The University of Georgia student newspaper’s board apologized after a memo instructing on what type of content the newspaper should publish prompted the newspaper’s staff to quit, Student Press Law Center reported.
The newspaper, The Red and Black, is “an independent, non-profit enterprise that supports itself largely through ad sales” according to the Atlanta Journal Constitution, which added that the newspaper also “receives no direct university support.” Student Press Law Center pointed to “Red and Dead,” a site by “former staff of The Red & Black,” which outlined the student journalists’ perspectives on the situation.
On August 15, the newspaper’s editor-in-chief, Polina Marinova, announced that its staff quit because of the changes at the newspaper. For example, Online Athens reported that the newspapers “editorial director” Ed Morales “was given full editorial control of the newspaper.” (Student Press Law Center has more background on this year’s changes at The Red and Black. )
And, in question was an August 15 “draft” memo “Expectations of Editorial Director at The Red and Black“ which called for the newspaper’s “Editorial Director and the entire professional staff” to follow certain guidelines, including publishing “a balance of good and bad.” For example, the memo labeled “content that catches people or organizations doing bad things” as “bad” and that “if in question, have more GOOD than BAD.” Also, the memo tagged “sarcastic comments directed at our audience in non-opinion sections,” “obscenity” and “headlines that aren’t in English” as “must nots.”
The Red and Black’s Marinova explained in the statement about quitting that
“The Red & Black’s top editors, design staff, photo staff and reporters walked out of the newspaper building this afternoon.”
“For years, students have had final approval of the paper followed by a critique by the adviser only after articles were published…However, from now on, that will not be the case. Recently, editors have felt pressure to assign stories they didn’t agree with, take ‘grip and grin’ photos and compromise the design of the paper.”
But, The Red and Black’s publisher Harry Montevideo said in a statement that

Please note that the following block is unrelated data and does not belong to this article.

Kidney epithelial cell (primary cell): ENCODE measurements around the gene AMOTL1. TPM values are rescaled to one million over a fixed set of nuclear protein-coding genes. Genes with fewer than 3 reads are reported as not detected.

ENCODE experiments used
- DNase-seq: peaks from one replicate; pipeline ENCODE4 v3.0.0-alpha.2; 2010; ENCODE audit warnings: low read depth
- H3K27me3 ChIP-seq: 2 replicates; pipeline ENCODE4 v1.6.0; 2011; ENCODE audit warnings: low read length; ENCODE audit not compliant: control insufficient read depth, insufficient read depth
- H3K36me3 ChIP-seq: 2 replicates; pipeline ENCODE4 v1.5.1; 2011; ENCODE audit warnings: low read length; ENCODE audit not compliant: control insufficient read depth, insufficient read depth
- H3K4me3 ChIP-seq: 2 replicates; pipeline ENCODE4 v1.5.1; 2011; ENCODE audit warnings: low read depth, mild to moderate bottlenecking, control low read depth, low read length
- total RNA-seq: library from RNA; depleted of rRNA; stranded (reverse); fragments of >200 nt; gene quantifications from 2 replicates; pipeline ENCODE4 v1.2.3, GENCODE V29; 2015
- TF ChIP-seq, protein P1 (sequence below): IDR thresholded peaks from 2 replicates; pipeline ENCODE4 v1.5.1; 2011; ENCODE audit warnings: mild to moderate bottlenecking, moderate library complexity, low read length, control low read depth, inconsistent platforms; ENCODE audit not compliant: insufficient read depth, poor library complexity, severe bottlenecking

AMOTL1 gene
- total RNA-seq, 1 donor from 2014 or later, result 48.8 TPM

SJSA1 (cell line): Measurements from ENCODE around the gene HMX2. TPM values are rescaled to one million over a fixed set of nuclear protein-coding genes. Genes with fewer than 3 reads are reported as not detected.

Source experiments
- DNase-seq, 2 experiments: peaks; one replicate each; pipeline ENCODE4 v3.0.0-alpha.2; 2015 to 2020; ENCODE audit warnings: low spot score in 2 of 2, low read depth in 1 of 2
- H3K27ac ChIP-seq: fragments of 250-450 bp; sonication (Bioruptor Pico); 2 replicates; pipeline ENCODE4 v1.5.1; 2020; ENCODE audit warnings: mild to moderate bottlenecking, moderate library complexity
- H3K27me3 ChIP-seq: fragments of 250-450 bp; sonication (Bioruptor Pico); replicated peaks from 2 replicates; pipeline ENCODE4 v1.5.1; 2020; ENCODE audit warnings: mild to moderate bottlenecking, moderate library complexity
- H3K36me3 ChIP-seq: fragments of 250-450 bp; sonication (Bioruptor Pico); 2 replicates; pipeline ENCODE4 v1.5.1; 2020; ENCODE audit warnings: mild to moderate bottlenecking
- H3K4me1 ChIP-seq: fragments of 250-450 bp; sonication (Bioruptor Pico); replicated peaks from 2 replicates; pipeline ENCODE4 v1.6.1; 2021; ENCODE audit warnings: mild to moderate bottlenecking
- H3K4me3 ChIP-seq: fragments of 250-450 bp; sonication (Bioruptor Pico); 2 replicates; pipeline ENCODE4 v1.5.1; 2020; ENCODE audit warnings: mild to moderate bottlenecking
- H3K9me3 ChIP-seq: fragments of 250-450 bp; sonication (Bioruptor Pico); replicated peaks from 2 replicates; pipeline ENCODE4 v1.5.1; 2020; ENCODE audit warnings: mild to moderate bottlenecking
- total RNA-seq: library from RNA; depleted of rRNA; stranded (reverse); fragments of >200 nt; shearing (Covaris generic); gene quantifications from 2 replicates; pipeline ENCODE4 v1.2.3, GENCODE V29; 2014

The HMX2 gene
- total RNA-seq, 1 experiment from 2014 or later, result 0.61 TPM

“It is not, nor has it ever been the intention of the board to censor student content….The changes occurring here reflect an ongoing commitment for the Red & Black Publishing Company, Inc to continue to offer a news product which is relevant for and accessible to our audience as we also train student journalists for futures in a rapidly changing world of news delivery beyond our traditional print format.”
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But, on Aug 17, the board issued a “statement on behalf of Red & Black Board of Directors” that apologized for “the misunderstandings,” announcing the resignation and apology of board member Ed Stamper — who wrote the controversial memo — and inviting “all applicants for those currently vacant positions, including those who recently resigned.”
The statement added:
“The student editor has always had the final editorial decision responsibility for our news content. That is still the case. The professional staff who work on the editorial side of this newspaper are intended to be coaches and advisers only.”
Separately, Stamper said “I sincerely apologize for all the embarrassment these documents have caused” and that “very little thought was given to the form or content” of his draft memo. (His full statement is posted on the Red and Dead.)
The “former staff of The Red & Black” wrote in a statement on Red and Dead that they are “thankful and excited” about the apologies and news concerning the newspaper’s future, writing:
“Prior review is off the table; student editors retain final content approval. Ed Morales, who was promoted earlier this month to the role of editorial director, made it clear that he has returned to his role as editorial adviser. And Ed Stamper, a board member who authored an internal draft of a memo that called for new content guidelines, tendered his resignation.”
However, in an August 19 post, Red and Dead added:
“While we are excited about the discussion with the board on Friday and thankful for their openness, we realize nothing has been put into writing yet, including two of our three concerns. We have heard not anything specific from the board on prior review although Ed Morales said on Friday it would not be enforced. “